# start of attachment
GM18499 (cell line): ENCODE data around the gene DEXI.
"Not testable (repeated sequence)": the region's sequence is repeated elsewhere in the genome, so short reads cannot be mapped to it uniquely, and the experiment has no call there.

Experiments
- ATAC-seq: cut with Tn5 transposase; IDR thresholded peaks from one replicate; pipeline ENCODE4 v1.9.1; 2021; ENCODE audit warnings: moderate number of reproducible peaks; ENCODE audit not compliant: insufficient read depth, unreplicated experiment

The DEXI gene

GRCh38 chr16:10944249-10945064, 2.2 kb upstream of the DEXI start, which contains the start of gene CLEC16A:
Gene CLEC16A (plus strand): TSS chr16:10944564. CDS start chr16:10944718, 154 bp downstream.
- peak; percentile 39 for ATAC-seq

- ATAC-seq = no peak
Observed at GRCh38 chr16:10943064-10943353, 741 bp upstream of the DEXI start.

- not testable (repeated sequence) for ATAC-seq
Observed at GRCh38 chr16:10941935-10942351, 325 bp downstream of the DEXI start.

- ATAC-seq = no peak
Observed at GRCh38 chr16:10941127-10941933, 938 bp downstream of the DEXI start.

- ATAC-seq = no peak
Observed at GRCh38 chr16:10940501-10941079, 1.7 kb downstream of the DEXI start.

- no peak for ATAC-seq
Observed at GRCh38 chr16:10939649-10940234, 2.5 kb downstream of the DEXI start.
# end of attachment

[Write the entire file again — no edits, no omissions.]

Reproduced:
GM18499 (cell line): ENCODE data around the gene DEXI.
"Not testable (repeated sequence)": the region's sequence is repeated elsewhere in the genome, so short reads cannot be mapped to it uniquely, and the experiment has no call there.

Experiments
- ATAC-seq: cut with Tn5 transposase; IDR thresholded peaks from one replicate; pipeline ENCODE4 v1.9.1; 2021; ENCODE audit warnings: moderate number of reproducible peaks; ENCODE audit not compliant: insufficient read depth, unreplicated experiment

The DEXI gene

GRCh38 chr16:10944249-10945064, 2.2 kb upstream of the DEXI start, which contains the start of gene CLEC16A:
Gene CLEC16A (plus strand): TSS chr16:10944564. CDS start chr16:10944718, 154 bp downstream.
- peak; percentile 39 for ATAC-seq

- ATAC-seq = no peak
Observed at GRCh38 chr16:10943064-10943353, 741 bp upstream of the DEXI start.

- not testable (repeated sequence) for ATAC-seq
Observed at GRCh38 chr16:10941935-10942351, 325 bp downstream of the DEXI start.

- ATAC-seq = no peak
Observed at GRCh38 chr16:10941127-10941933, 938 bp downstream of the DEXI start.

- ATAC-seq = no peak
Observed at GRCh38 chr16:10940501-10941079, 1.7 kb downstream of the DEXI start.

- no peak for ATAC-seq
Observed at GRCh38 chr16:10939649-10940234, 2.5 kb downstream of the DEXI start.